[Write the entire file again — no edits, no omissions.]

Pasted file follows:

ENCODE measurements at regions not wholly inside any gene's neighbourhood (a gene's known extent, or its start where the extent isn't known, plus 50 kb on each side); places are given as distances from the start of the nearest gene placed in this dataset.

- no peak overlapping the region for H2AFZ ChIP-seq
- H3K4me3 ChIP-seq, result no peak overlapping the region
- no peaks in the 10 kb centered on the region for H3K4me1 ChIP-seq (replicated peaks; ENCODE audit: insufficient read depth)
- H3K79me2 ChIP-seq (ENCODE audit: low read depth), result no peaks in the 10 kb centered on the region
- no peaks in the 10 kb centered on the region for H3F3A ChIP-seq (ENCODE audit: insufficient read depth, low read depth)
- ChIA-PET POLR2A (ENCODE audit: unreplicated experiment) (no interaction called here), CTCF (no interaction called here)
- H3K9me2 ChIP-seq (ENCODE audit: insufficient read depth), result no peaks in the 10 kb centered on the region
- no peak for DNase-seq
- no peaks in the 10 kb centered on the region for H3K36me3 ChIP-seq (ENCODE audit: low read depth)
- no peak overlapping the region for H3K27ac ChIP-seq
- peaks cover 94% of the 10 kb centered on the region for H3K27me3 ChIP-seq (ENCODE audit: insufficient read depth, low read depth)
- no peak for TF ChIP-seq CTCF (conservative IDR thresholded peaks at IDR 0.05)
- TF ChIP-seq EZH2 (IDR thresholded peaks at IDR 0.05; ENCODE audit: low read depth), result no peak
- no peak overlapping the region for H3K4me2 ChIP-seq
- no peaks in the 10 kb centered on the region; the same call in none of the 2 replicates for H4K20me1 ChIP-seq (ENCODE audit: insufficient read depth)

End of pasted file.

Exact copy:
ENCODE measurements at regions not wholly inside any gene's neighbourhood (a gene's known extent, or its start where the extent isn't known, plus 50 kb on each side); places are given as distances from the start of the nearest gene placed in this dataset.

- no peak overlapping the region for H2AFZ ChIP-seq
- H3K4me3 ChIP-seq, result no peak overlapping the region
- no peaks in the 10 kb centered on the region for H3K4me1 ChIP-seq (replicated peaks; ENCODE audit: insufficient read depth)
- H3K79me2 ChIP-seq (ENCODE audit: low read depth), result no peaks in the 10 kb centered on the region
- no peaks in the 10 kb centered on the region for H3F3A ChIP-seq (ENCODE audit: insufficient read depth, low read depth)
- ChIA-PET POLR2A (ENCODE audit: unreplicated experiment) (no interaction called here), CTCF (no interaction called here)
- H3K9me2 ChIP-seq (ENCODE audit: insufficient read depth), result no peaks in the 10 kb centered on the region
- no peak for DNase-seq
- no peaks in the 10 kb centered on the region for H3K36me3 ChIP-seq (ENCODE audit: low read depth)
- no peak overlapping the region for H3K27ac ChIP-seq
- peaks cover 94% of the 10 kb centered on the region for H3K27me3 ChIP-seq (ENCODE audit: insufficient read depth, low read depth)
- no peak for TF ChIP-seq CTCF (conservative IDR thresholded peaks at IDR 0.05)
- TF ChIP-seq EZH2 (IDR thresholded peaks at IDR 0.05; ENCODE audit: low read depth), result no peak
- no peak overlapping the region for H3K4me2 ChIP-seq
- no peaks in the 10 kb centered on the region; the same call in none of the 2 replicates for H4K20me1 ChIP-seq (ENCODE audit: insufficient read depth)